Elisabeth Sadoulet (UC Berkeley), with Gashaw Abate (IFPRI-Ethiopia), Tanguy Bernard (University of Bordeaux and IFPRI), and Alain de Janvry (UC Berkeley) are partnering with Digital Green to introduce third-party quality certification booths into randomly selected markets through a market-level randomized evaluation: “Quality-graded wheat value chain development and agricultural transformation in Ethiopia.” After an informational training campaign and free-trial period, farmers receive paid access to the wheat certification service. The research team studies whether this low-cost, centralized quality-certification system provides sufficient incentives for small-scale farmers to produce and reap the commercial benefits of selling quality-graded wheat.
Lauren Falcao Bergquist (University of Michigan) and Meredith Startz (Stanford) study the barriers to quality honey production as part of a national apiculture initiative in Ethiopia, partnering with the Ethiopian Agricultural Transformation Agency (ATA) and Technoserve on their pilot “Quality and Contracting in Agricultural Supply Chains.” In addition to mapping the actors and prices at different points along the value chain, the pilot tests farmers’ willingness to sample and quality-test their honey in a lab, and the logistical feasibility of contract farming arrangements to organize and connect small-scale beekeepers to markets.
Ameet Morjaria (Northwestern), Lauren Falcao Bergquist (University of Michigan), and Jie Bai (Harvard) also investigate barriers that small-scale producers face in accessing global markets in a pilot study titled “Quality Upgrading and Pass-Through in Uganda’s Coffee Sector.” The research team measures whether a quality-based price premium offered by the exporter spurs traders to pass on part of the benefit to the producers they buy from, to incentivize farmers to supply higher-quality coffee. They also measure whether this “pass-through” changes based on the number of traders in the market who receive the quality-based price premium, given competition could change traders’ behavior.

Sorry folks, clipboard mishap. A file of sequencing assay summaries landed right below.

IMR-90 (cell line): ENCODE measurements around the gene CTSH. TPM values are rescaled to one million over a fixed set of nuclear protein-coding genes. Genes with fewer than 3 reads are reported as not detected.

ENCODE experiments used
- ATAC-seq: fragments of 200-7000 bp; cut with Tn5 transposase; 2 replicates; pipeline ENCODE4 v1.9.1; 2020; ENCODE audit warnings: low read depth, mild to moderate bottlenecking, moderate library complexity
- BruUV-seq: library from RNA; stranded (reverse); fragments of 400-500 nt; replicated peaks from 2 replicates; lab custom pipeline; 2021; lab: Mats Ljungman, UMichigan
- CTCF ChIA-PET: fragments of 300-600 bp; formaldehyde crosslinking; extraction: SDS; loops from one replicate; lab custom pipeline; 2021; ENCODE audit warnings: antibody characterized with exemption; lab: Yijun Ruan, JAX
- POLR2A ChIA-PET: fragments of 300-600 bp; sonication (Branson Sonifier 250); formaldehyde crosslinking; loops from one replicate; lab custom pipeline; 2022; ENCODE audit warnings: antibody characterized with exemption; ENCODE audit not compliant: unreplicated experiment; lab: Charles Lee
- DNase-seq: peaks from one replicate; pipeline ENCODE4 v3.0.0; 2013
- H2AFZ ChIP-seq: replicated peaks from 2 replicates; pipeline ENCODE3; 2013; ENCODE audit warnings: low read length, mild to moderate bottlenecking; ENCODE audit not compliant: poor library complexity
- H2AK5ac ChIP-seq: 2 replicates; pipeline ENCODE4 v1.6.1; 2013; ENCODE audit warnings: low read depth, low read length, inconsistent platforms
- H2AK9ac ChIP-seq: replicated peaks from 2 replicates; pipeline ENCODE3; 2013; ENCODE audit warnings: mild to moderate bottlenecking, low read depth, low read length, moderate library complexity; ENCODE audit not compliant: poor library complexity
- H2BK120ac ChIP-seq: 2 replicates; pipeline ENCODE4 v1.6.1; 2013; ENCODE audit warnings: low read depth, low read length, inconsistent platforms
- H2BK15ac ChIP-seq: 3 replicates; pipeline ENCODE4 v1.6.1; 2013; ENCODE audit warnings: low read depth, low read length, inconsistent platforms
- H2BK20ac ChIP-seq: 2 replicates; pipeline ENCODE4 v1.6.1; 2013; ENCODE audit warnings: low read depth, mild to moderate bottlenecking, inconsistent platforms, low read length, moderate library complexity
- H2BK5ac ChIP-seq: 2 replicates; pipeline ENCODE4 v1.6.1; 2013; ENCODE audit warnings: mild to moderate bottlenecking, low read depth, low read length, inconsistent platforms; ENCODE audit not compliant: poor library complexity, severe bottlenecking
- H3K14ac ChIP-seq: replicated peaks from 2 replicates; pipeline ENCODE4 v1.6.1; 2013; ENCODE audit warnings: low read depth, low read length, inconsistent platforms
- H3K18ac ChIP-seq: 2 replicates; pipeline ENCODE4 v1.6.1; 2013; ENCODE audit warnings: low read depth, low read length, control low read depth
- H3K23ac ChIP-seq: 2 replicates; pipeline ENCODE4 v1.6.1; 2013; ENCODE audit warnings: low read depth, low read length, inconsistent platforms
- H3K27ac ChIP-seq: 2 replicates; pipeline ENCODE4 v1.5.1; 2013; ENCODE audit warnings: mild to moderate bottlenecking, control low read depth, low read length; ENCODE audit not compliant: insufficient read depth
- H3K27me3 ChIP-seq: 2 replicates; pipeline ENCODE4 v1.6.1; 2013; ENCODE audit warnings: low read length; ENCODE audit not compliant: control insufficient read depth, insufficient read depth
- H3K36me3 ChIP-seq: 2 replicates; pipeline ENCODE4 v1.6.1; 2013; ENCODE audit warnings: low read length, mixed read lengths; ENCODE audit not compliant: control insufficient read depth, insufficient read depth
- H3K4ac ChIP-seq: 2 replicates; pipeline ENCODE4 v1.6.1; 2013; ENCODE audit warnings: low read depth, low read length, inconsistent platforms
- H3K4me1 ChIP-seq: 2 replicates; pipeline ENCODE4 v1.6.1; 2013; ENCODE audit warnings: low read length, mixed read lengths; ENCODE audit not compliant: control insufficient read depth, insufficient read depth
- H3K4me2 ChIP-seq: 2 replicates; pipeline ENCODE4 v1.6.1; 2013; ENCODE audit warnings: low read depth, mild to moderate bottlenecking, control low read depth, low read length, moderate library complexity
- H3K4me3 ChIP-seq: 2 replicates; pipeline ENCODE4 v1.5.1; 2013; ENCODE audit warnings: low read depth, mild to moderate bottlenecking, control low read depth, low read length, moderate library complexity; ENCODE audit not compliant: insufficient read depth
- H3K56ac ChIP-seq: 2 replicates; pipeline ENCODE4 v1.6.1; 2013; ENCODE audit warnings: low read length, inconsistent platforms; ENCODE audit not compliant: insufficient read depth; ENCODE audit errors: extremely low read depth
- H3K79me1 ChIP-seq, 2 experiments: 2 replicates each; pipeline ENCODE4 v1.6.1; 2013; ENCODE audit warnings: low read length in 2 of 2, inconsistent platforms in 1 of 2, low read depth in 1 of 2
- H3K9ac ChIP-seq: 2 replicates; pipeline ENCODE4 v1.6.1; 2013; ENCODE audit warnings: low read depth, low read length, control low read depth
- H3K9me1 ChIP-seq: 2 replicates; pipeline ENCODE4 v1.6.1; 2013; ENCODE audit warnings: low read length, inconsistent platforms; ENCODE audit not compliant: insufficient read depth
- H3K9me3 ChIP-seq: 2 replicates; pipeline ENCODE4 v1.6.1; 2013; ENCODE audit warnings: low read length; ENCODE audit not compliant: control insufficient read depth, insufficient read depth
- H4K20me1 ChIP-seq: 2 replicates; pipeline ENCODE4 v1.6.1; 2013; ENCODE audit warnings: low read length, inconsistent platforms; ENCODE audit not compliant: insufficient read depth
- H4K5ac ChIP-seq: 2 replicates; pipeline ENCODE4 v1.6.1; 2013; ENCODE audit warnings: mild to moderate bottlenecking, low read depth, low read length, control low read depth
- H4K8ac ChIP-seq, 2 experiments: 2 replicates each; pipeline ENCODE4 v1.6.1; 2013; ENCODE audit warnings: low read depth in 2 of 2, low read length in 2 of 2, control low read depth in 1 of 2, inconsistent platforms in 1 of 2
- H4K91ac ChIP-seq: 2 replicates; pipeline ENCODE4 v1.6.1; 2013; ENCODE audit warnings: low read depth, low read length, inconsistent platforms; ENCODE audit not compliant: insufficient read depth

Exploring other output market barriers to more profitable smallholder farming:
Eleanor Wiseman and Elisabeth Sadoulet (UC Berkeley) in “The effect of information on bargaining, corruption and trade: evidence from small agriculture traders in Kenya and Uganda” conduct a randomized evaluation in partnership with Sauti Africa. They measure the costs of formal and informal cross-border trade, and the impacts of receiving free access to Sauti’s mobile platform, which shares information on updated tariffs and costs facing small-scale traders who purchase crops from smallholder farmers in East Africa.
Jeremy Magruder (UC Berkeley), in a pilot titled, “Connecting Farmers to Markets through a Marketing App,” studies an innovative ride-share-type product for crop marketing designed to reduce the costs of individual farmers’ trips to sell their produce at markets in Bihar, India. They test whether farmers, particularly female-headed households, change their crop production and sales decisions and have higher returns when they have access to the marketing service that aggregates small-scale, perishable horticultural output and shares transport costs at the village level.
Jonathan Robinson (UC Santa Cruz), Shilpa Aggarwal (Indian School of Business), Susan Godlonton (University of Williams), and Alan Spearot (UC Santa Cruz), are working with the Government of Rwanda and farmers’ cooperatives to examine how changes in output markets affect farmers’ investments in inputs in a pilot titled “Quantifying the Effect of Increased Output Prices on Input Usage: An Experiment with Rwanda’s Smart Subsidy System.” They test whether guaranteeing a higher price for output prior to the planting season can encourage farmers to increase modern fertilizer and seed adoption in the current and subsequent seasons.